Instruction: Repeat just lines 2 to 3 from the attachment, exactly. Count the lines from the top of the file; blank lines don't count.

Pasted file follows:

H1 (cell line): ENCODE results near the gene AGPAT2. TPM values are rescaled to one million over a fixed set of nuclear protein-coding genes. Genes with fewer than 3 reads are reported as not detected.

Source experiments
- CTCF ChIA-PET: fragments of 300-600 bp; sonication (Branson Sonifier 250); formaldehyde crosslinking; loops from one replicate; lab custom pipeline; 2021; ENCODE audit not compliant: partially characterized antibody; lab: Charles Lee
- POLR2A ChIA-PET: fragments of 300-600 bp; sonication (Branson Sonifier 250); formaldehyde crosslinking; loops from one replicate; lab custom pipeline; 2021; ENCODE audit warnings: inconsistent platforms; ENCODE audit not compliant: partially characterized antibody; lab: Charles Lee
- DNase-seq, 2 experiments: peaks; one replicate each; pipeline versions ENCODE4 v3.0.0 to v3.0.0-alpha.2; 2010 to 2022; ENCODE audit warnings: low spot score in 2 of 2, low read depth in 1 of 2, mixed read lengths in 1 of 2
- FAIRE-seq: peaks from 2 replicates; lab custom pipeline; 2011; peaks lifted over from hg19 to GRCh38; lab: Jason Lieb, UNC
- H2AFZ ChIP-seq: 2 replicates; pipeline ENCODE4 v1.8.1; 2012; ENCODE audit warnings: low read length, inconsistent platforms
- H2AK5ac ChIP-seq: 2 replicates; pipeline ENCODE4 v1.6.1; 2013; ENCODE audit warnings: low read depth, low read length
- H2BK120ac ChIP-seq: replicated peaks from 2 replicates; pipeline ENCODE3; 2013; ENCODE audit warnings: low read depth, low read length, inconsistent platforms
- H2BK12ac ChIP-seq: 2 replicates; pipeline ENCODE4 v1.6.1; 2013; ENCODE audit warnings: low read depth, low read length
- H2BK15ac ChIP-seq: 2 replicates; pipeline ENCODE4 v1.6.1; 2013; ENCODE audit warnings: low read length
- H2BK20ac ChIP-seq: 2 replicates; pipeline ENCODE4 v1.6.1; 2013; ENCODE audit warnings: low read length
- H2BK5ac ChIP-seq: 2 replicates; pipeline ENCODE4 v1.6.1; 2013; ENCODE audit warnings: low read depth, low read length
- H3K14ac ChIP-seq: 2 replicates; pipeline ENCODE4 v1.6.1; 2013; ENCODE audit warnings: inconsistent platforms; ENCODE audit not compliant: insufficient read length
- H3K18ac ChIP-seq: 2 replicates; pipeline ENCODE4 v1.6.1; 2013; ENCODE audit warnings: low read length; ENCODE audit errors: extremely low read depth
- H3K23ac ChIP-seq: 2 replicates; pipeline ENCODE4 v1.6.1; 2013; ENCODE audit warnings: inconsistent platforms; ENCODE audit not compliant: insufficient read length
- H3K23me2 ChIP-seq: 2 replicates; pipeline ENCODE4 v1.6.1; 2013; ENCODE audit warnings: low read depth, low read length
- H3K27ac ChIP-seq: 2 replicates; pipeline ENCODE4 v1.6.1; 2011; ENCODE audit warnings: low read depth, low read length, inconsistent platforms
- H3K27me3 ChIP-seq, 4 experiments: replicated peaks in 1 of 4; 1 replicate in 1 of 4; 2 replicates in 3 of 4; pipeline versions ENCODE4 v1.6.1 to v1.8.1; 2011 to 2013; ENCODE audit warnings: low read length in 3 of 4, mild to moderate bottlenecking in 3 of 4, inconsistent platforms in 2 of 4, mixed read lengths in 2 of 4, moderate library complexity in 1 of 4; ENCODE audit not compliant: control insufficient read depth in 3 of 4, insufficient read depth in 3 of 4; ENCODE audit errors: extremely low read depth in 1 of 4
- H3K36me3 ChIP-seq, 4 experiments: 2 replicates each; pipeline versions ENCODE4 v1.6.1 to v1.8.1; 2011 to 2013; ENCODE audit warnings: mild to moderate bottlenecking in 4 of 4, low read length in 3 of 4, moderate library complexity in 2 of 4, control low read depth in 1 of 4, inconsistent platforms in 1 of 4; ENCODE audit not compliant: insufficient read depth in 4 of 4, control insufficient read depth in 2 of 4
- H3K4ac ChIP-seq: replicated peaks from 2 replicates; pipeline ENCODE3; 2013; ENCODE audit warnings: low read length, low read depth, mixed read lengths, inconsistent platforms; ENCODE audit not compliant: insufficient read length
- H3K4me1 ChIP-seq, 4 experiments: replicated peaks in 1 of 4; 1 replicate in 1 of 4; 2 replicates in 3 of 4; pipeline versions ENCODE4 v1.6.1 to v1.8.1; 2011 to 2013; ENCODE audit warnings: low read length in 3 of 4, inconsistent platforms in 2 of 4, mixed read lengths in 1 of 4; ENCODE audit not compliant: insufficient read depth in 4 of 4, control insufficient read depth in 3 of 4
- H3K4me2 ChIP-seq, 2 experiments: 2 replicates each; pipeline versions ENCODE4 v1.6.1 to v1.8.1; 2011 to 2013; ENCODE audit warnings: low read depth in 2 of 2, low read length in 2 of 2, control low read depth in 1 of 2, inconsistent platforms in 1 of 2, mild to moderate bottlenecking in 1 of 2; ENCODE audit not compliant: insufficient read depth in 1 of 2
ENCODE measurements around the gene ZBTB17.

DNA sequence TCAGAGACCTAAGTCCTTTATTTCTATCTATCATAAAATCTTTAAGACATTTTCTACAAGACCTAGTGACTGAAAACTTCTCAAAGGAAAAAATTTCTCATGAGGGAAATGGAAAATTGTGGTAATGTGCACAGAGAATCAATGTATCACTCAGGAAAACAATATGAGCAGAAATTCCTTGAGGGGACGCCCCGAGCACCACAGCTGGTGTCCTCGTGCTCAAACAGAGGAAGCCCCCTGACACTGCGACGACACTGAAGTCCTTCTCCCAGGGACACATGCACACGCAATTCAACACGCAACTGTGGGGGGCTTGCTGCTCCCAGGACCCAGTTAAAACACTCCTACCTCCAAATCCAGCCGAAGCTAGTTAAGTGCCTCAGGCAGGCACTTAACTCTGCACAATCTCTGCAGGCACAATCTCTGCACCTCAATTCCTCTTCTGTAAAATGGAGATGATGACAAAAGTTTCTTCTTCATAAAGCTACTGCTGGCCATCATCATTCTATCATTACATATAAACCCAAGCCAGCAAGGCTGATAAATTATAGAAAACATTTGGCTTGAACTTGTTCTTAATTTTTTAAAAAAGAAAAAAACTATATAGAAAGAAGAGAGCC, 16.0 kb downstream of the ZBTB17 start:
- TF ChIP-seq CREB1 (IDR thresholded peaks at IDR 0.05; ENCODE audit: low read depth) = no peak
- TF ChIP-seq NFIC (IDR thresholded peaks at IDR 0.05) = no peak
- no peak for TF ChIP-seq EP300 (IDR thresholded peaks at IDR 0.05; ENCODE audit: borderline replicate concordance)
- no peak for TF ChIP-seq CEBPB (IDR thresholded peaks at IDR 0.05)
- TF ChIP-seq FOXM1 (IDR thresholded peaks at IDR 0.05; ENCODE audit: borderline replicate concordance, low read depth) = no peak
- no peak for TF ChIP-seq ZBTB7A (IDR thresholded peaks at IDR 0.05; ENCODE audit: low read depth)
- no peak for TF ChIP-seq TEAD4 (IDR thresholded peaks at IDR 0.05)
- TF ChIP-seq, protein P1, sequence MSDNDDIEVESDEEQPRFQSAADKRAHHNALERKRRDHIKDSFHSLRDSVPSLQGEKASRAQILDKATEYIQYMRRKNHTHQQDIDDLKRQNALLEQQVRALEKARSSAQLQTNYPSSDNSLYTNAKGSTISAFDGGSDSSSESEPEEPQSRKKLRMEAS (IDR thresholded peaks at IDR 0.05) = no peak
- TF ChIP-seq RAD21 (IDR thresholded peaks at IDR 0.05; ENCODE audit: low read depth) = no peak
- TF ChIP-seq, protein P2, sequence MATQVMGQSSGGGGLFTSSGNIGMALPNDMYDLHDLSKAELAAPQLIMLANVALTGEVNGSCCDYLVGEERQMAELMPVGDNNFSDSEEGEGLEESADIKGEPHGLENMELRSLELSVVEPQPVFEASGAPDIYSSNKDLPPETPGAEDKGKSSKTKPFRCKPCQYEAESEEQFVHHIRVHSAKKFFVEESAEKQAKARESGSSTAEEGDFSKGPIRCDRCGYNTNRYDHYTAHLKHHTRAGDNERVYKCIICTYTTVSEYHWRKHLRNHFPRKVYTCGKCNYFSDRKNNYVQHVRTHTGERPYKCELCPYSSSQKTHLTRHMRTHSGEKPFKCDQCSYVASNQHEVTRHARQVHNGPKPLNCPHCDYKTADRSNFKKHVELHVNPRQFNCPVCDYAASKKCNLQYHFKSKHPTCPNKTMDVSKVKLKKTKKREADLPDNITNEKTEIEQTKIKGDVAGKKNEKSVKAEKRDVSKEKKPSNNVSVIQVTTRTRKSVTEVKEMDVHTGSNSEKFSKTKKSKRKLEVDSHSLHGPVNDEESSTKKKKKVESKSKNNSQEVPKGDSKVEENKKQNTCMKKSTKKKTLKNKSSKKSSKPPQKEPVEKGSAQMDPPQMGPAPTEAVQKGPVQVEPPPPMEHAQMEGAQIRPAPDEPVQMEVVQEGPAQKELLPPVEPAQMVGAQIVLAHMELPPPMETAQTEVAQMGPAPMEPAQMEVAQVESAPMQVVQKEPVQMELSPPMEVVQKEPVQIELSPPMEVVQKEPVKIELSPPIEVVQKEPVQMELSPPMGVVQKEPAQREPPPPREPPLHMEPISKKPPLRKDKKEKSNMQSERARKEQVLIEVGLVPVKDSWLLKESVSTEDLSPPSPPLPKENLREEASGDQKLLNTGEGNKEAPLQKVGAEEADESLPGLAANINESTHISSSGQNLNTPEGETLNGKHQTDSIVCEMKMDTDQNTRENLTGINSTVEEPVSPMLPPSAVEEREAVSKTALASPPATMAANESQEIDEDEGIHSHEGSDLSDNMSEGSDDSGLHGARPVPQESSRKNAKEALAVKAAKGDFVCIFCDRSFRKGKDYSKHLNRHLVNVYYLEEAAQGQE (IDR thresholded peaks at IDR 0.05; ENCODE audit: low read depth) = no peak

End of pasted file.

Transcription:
Source experiments
- CTCF ChIA-PET: fragments of 300-600 bp; sonication (Branson Sonifier 250); formaldehyde crosslinking; loops from one replicate; lab custom pipeline; 2021; ENCODE audit not compliant: partially characterized antibody; lab: Charles Lee